Benjamin Handradjasa cuts a strong, imposing figure. His presence in a room is impossible to ignore. One look at him tells you that this handsome man is sporty and that he works out. He greets us with firm handshakes upon our arrival at his office on the 32nd floor of the AIA building on Sudirman.
“For me, retail is a mix of art and science,” Handradjasa declares at the outset of our interview. “You need to understand the market, your customers, what they want to see and what they need. And you have to give the products a very nice visual merchandising presentation in the store. So when the customers come in, they love what they see and are ready to buy.”
Born in Bandung, the holder of a Bachelor’s degree in Accounting from Widyatama University and married with a 4-year-old son, 45-year-old Handradjasa is CEO of Navya Retail Indonesia. His company has made a big impact on the retail scene here in its first year of operations.
“We feel that to succeed in the retail industry today, you need to be fast and dynamic,” he explains. “The market is here and the customers are here. But you need to be fast to beat the competition. We must have the right products and they must be distributed quickly also. That’s why we push ourselves to the limit, to build and open the stores quickly.”
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Since it began operations a year ago, Navya Retail has opened no fewer than 42 stores in Indonesia, and counting. These include an Omega boutique at Mal Kelapa Gading 3 that is the Swiss watch manufacturer’s largest store in the archipelago. Navya Retail’s Rado store in Surabaya, meanwhile, boasts the most comprehensive collection of Rado timepieces in the country.
Navya Retail, which was founded in January 2017, manages 12 international fashion, sports, active lifestyle and luxury watch brands. As well as Omega and Rado, it has Adidas shoes and clothing, Ted Baker British luxury clothing, Dope & Dapper sneaker stores and Vans shoes, clothing and accessories. Handradjasa knows the Adidas brand inside out. He was appointed Chief Financial Officer of Adidas Indonesia in 2008.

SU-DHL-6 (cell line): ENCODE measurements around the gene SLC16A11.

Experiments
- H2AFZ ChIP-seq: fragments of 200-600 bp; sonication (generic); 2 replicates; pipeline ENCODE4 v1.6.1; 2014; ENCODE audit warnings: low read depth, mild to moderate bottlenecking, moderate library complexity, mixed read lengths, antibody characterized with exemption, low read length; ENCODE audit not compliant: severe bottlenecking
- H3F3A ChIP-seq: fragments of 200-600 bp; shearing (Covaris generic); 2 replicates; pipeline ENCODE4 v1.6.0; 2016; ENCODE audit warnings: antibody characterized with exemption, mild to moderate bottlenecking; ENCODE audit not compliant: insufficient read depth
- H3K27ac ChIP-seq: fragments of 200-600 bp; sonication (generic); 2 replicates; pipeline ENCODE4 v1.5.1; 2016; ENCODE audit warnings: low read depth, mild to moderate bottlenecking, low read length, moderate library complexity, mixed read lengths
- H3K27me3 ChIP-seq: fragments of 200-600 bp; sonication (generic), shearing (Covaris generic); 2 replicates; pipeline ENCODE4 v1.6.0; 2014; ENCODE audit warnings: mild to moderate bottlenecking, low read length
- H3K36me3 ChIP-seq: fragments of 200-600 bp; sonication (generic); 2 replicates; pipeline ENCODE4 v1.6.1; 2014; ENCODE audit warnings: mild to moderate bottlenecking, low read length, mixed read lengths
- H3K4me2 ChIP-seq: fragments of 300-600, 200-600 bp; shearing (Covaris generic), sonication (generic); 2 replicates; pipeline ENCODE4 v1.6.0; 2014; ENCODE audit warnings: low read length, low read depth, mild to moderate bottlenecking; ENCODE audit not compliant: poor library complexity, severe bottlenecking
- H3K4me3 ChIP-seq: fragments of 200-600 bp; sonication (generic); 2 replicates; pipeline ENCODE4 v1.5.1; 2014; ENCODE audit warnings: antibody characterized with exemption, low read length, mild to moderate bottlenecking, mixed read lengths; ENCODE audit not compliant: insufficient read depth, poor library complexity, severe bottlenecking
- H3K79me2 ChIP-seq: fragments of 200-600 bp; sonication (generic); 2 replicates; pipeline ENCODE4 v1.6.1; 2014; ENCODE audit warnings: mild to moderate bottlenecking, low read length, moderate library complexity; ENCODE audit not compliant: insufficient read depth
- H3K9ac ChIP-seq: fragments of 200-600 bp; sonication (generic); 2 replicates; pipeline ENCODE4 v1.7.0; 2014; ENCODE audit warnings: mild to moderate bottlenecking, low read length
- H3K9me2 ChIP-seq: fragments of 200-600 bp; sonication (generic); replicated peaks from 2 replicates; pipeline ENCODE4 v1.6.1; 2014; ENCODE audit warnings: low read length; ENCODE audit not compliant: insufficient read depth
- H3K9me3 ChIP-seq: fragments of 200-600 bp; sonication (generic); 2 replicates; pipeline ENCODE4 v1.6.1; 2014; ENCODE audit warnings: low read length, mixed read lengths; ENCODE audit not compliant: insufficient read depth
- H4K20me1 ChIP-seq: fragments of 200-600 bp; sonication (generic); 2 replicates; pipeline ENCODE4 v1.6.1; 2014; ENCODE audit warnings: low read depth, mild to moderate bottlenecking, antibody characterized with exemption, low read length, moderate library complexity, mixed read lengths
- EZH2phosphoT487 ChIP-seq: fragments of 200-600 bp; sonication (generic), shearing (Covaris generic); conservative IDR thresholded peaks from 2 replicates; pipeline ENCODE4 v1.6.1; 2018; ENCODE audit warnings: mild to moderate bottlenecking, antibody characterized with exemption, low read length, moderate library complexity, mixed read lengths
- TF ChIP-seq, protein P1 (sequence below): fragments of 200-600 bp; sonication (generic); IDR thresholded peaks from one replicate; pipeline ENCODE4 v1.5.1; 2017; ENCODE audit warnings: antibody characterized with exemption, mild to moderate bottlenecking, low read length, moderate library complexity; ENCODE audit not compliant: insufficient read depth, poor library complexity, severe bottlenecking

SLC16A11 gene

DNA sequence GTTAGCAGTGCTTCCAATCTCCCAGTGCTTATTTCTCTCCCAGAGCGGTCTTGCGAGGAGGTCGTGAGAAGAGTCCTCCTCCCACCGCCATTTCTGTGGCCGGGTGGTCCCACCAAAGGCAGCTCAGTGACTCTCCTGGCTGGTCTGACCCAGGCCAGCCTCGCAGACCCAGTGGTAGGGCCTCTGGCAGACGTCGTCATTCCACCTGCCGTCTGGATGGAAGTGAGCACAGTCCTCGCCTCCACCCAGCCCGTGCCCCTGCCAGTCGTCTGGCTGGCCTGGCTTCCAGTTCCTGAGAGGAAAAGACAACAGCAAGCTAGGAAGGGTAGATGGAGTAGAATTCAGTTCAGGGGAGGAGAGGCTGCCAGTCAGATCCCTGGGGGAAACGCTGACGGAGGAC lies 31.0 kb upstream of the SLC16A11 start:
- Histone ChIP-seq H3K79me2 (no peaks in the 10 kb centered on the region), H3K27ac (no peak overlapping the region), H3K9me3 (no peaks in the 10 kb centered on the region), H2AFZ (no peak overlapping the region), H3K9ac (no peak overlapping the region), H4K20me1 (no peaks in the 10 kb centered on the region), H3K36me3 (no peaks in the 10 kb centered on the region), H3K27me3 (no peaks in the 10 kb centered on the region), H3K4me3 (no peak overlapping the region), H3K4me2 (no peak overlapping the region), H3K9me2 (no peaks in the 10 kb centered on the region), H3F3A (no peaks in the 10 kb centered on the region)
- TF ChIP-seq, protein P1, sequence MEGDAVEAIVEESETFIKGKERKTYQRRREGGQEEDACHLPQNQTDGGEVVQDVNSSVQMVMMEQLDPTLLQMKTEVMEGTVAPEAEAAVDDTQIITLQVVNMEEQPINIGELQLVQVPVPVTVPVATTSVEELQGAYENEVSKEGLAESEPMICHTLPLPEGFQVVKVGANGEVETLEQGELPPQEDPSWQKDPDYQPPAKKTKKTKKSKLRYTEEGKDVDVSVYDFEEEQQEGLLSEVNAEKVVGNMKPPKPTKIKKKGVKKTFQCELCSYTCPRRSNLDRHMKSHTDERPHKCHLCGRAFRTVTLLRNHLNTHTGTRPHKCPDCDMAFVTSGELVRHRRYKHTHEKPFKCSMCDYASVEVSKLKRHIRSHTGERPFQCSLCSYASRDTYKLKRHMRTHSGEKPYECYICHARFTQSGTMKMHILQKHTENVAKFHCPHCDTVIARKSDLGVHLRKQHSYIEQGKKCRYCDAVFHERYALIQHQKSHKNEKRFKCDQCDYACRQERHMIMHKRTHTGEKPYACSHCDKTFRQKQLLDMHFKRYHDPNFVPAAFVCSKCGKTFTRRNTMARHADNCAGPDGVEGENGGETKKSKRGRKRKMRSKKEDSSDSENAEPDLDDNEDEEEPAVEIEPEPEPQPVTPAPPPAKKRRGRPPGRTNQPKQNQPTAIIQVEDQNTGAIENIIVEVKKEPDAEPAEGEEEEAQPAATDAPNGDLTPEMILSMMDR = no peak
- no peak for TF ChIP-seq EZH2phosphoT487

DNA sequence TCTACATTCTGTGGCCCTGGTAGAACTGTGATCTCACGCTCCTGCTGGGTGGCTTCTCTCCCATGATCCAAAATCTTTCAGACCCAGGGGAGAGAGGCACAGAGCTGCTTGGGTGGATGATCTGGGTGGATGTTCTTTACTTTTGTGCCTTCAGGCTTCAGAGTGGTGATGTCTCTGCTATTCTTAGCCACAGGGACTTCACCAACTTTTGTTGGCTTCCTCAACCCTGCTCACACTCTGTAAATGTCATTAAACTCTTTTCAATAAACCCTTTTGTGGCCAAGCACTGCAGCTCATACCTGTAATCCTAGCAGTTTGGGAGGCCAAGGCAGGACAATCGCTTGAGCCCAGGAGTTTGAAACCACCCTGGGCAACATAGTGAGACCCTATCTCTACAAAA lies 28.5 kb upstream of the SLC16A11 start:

He is a big fan of the brand. “Working for Adidas for eight years has spurred me on to explore my passion for sports,” Handradjasa grins. “I love running, going to the gym and playing tennis. I run 5 km every morning and play tennis once a week. And three times a week, I do weightlifting.”
Handradjasa says he has learned a lot about retailing since joining Adidas. “When you work with a big brand like this, you need to work closely with retailers,” he says. “At the beginning, I learned about the brand, its mission and its products. But I also needed to learn about the other side, the retail side.
“Because branding is B2B (business to business), while the retail side is B2C (business to consumer). In retail, we have to know how to deliver the products to the consumers. So retail became my passion as I learned about it over time. I learned to love retail by doing it. Retail is actually is half part of the brand itself. Because, without the retail store, the products cannot be delivered to the customers. So it’s one whole cycle from the brand, to end up with the customers.”
Why did Navya move into the luxury watch business? “Personally, I love watches,” says Handradjasa. “From the commercial point of view, there’s always potential in watches. But only for good brands. So that’s why we decided to learn about timepieces, especially luxury watches.